“OK, kids, time to get started.” “Don’t forget to brush your teeth.” “Grab your jacket, put on your shoes, and let’s head out.” “Time to clean up.” “Did you finish your math assignment?” “What do you need for soccer practice?” “Wash your hands!”
Any parent can relate to the constant need to remind your children about what needs doing over and over. As a parent, though, if your children rely heavily on you to carry out every minute of responsibility they shoulder—every day—you are going to become tired of the sound of your own voice very quickly (and so are your kids).
A better way to allow your children to take on responsibility and learn self-sufficiency is to create a system of checklists that they consult and manage on their own. These lists can grow in their complexity as their age allows. Even the youngest of children can begin using lists with pictures on them to begin good habits.
With just a little bit of training and guidance at the beginning of the school year, lists can help everything run more smoothly.
Here are a few types of lists that may help you. I recommend inserting them into transparent dry-erase pockets so they can be used over and over.
Teach each child to begin his or her day with a set routine. Such a list may include making the bed, getting dressed, hygiene practices, and perhaps a chore or two. When the list is all checked off, they can come to the breakfast table.
Similarly, you can have a list of things that children should do before bed: perhaps bathing, brushing teeth, putting clothes in the hamper, cleaning up their room, and choosing a bedtime story might make the list. When the list is checked off, they make their way to bed and, perhaps, enjoy some reading time before Mom and Dad read aloud to them and tuck them in.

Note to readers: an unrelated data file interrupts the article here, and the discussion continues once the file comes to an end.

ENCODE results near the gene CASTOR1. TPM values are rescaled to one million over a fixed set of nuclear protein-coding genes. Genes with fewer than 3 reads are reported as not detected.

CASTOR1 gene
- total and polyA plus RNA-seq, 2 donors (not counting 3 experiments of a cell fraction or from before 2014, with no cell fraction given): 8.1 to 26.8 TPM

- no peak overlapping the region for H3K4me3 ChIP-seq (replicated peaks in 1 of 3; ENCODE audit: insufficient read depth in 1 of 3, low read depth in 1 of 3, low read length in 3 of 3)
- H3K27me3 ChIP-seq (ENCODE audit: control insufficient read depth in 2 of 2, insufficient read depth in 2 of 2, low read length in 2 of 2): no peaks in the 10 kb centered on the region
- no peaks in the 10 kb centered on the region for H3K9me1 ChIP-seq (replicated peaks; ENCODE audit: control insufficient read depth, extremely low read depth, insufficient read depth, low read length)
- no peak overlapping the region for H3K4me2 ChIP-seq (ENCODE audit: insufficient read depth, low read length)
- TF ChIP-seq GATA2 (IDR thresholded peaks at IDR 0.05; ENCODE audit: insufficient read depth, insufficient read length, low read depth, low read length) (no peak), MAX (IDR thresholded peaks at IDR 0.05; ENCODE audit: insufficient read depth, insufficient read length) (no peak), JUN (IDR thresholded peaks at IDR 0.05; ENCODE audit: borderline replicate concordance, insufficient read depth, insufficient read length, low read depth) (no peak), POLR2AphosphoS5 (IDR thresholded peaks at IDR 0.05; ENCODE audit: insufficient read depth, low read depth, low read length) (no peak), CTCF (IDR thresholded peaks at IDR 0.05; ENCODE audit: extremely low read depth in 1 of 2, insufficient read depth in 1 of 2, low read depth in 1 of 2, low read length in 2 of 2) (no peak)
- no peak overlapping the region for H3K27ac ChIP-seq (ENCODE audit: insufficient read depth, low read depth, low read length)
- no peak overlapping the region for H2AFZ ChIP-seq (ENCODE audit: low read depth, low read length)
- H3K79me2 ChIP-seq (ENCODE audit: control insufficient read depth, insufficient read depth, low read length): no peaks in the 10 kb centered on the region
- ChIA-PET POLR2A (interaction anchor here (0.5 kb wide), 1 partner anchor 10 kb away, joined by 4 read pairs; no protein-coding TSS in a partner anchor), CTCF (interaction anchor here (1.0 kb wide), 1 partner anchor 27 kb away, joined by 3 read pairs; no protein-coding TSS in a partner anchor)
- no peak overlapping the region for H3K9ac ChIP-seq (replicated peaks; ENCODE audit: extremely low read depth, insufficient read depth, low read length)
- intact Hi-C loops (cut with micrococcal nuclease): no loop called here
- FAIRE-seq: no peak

Field Trip Checklist
If you homeschool and field trips are a regular part of your life, you likely have a number of steps you take and things you gather before departing your home. Steps like washing up, packing snacks, and filling water bottles, along with gathering items such as nature journals, art supplies, clipboards, binoculars, field guides, backpacks, hats, and jackets might make that list.
Allow your children to track their own progress in the school subjects they work on each week. The lessons of time management that can be learned from offering a little flexibility and freedom here are invaluable. They’re sure to experience the stress that follows procrastination as well as the reward of finishing early.
For example, if their math work for the week includes watching a video lesson, completing four practice worksheets, and taking a quiz, encourage them to decide for themselves when they’ll do each thing over the course of the week.
Taking care of the home is a character-building concept you can incorporate into your day-to-day. Display a chart of daily responsibilities assigned to specific children and allow the kids to check off their duties as they go.
If your children participate in extracurricular activities they likely need to bring specific items each time and, perhaps, wear specific things. Make your children a checklist for their specific extracurricular needs and relish never having to run down the list yourself while waiting at the door again.
If there are certain habits you’re trying to instill or habits your children are trying to establish for themselves, a habit tracker is an easy and motivating way to track progress. Set up a grid for each month, with the numbered days across the top and the list of habits along one side. When each habit is maintained on a given day, have your kids shade or mark off the box for that habit for that day. Good habits might include: play outside, eat three servings of vegetables, or do something kind for someone.
Remove nagging and put the responsibility on the shoulders of your children. The lessons learned will benefit them for a lifetime.